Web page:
April 23, 2024

Tullio Corradini

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Arnold & Porter is ordered to pay more than 0K in sanctions for discovery ‘poor judgment’

Arnold & Porter is ordered to pay more than $150K in sanctions for discovery ‘poor judgment’

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Arnold & Porter is ordered to pay more than $150K in sanctions for discovery ‘poor judgment’

Arnold & Porter is ordered to pay more than 0K in sanctions for discovery ‘poor judgment’

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Updated: A New York judge has ordered Arnold & Porter Kaye Scholer to pay more than $150,000 for failing to notify the state of New York of relevant late-discovered documents in opioid litigation and for other “discovery breaches.”

Judge Jerry Garguilo of Suffolk County, New York, said Arnold & Porter had shown “neglect and poor judgment” when it submitted relevant late-found documents into a federal multidistrict litigation database without notifying the plaintiffs in a New York state opioid trial.

Law360 has the story on the Dec. 6 decision.

Arnold & Porter or its client, Endo Pharmaceuticals Inc., had found the documents—call notes by Endo Pharmaceuticals sales representatives—in May 2021 in a file where they were not expected to be, Garguilo said. He noted Arnold & Porter’s argument that it complied with a case management order that said documents produced in the national litigation should be treated as if produced in the New York litigation.

Arnold & Porter’s argument was technically correct, Garguilo said, “but as the cut-off date for disclosure was long past due, simply complying with [the case management order] was not sufficient.”

“This entire episode would have been avoided,” Garguilo said, if Arnold & Porter or Endo Pharmaceuticals “didn’t commit three mistakes and exercise poor judgment” after discovering the call notes.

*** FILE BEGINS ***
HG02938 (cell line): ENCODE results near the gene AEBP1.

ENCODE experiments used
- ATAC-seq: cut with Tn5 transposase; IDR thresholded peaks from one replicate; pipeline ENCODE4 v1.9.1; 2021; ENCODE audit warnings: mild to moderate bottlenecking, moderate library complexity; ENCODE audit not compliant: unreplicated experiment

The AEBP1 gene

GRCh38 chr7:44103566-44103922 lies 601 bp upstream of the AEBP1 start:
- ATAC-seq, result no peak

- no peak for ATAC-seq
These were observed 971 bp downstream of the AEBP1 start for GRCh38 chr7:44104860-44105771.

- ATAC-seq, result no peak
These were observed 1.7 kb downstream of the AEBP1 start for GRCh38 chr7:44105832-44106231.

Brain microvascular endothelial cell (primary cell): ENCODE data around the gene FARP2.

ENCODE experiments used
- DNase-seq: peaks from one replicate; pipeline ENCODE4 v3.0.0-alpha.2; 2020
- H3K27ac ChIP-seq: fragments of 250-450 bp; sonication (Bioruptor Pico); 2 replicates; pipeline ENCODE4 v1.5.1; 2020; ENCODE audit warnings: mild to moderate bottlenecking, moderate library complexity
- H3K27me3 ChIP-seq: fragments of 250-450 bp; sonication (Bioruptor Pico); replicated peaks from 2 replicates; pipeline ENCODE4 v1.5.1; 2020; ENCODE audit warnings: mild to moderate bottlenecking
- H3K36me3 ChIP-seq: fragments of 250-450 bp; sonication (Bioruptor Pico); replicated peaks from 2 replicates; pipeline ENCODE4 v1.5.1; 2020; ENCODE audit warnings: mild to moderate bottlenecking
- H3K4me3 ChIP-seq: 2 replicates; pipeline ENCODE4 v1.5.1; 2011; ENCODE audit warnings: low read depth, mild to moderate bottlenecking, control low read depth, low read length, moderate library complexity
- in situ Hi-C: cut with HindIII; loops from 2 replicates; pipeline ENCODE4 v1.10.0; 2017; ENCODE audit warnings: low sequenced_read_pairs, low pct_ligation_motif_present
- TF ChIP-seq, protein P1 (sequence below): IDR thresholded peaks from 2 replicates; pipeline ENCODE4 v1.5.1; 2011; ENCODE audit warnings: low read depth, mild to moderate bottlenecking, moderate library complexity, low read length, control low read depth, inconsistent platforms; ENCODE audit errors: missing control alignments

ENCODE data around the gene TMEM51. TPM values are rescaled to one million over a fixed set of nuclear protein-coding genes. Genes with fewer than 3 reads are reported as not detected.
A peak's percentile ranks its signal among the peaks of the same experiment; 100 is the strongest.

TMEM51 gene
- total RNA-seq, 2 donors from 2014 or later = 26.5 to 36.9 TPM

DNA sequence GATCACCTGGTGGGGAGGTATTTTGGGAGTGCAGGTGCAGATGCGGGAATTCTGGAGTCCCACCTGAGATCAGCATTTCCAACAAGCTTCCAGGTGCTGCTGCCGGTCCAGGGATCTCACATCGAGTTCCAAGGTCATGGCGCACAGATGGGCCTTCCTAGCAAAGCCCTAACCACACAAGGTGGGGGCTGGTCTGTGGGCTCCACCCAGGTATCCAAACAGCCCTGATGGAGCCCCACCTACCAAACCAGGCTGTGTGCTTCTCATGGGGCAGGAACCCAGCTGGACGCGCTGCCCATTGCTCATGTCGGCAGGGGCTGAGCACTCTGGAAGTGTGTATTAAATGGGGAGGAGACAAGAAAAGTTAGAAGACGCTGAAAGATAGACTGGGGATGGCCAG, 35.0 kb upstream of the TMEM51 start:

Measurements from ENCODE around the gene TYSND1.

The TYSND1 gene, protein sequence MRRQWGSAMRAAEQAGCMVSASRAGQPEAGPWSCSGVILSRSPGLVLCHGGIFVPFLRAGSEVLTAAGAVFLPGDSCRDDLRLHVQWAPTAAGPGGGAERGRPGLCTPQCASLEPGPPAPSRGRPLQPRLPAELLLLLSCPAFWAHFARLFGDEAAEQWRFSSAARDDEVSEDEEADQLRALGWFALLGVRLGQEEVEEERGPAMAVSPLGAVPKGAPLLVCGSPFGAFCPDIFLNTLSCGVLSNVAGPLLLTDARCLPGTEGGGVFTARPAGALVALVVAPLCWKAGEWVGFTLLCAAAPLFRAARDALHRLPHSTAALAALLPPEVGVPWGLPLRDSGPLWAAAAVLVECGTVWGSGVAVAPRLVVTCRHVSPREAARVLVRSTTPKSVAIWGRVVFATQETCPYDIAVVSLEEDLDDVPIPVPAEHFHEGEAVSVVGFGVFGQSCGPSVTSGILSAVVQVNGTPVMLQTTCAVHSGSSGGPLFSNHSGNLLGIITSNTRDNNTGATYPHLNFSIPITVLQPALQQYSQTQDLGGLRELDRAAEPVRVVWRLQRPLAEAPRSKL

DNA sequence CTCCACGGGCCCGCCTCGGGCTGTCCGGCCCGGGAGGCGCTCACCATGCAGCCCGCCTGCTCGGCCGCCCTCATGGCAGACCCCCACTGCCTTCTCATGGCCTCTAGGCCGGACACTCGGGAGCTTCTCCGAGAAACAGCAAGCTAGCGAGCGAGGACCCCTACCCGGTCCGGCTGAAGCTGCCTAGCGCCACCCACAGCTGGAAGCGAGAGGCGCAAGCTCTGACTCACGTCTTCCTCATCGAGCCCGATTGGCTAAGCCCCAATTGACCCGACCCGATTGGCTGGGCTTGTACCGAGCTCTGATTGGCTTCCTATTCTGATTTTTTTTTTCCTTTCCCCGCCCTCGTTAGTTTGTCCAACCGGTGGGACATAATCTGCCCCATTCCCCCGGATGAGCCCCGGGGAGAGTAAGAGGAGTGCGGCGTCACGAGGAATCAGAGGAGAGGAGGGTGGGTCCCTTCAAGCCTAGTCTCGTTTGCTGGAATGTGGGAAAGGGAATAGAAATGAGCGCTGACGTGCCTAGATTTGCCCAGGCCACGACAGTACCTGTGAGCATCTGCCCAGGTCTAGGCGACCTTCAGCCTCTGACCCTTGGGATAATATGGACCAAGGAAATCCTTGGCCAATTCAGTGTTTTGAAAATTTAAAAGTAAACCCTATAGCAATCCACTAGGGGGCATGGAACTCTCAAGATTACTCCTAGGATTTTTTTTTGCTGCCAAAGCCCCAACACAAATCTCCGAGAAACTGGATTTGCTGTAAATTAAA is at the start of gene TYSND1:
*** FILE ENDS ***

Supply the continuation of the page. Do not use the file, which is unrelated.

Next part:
Garguilo identified the mistakes as giving the document to a lawyer dealing with discovery issues in a Tennessee case, waiting until just before trial in the New York case to put the notes in the “national MDL discovery bin,” and failing to notify New York about the find.

Garguilo ordered Arnold & Porter to pay New York $125,000 for the time that it spent culling through the late-disclosed call notes and the preparation of its petition for fees and sanctions. He also ordered the law firm to pay $30,000 for other discovery issues.

Garguilo said he would not hold Arnold & Porter in contempt because it didn’t keep the data secret.

“If it was hiding or hidden, it was hidden in plain sight,” Garguilo said.

Garguilo noted that the state had in some instances sought an hourly fee rate of $1,800, which he deemed to be “patently unrealistic.” He also refused to require Arnold & Porter to pay a sanction to two other plaintiffs in the opioid litigation—Nassau County and Suffolk County—because they didn’t submit information on prevailing attorney-fee rates, the credentials of lawyers seeking reimbursement, and the hours devoted to the sanctions motion.

“The amount of any award for reasonable attorney’s fees cannot be plucked out of a hat or from thin air,” Garguilo wrote.

Arnold & Porter referred the ABA Journal’s request for comment to its lawyers at Steptoe & Johnson, Roger Warin and John O’Connor.

The lawyers released a statement that said Garguilo “rejected the hyperbolic accusations” in the sanctions motions filed by New York and the two counties.

“As Justice Garguilo’s decision notes, Arnold & Porter was forthright in acknowledging a few discrete mistakes in connection with discovery taking place in an exceedingly challenging litigation environment,” the statement said. “But Justice Garguilo did not accept the state’s and counties’ unsupported and reckless premise that Arnold & Porter or its clients engaged in intentional discovery misconduct.”

In fact, the statement said, Garguilo praised Arnold & Porter personnel for helping New York access various discovery materials. The statement also said the judge awarded less than 4% of what the state and the counties sought.

“While we do not agree with every statement in the court’s decision, we appreciate Justice Garguilo’s considerable efforts in digging into the voluminous motion papers, so that he could see through the state’s and counties’ false narrative regarding discovery in this case,” the statement said.

See also:

ABAJournal.com: “Arnold & Porter ‘slipped’ discovery documents into database without notice, referee says”

Updated Dec. 8 at 2:55 p.m. to add information from Arnold & Porter Kaye Scholer’s statement.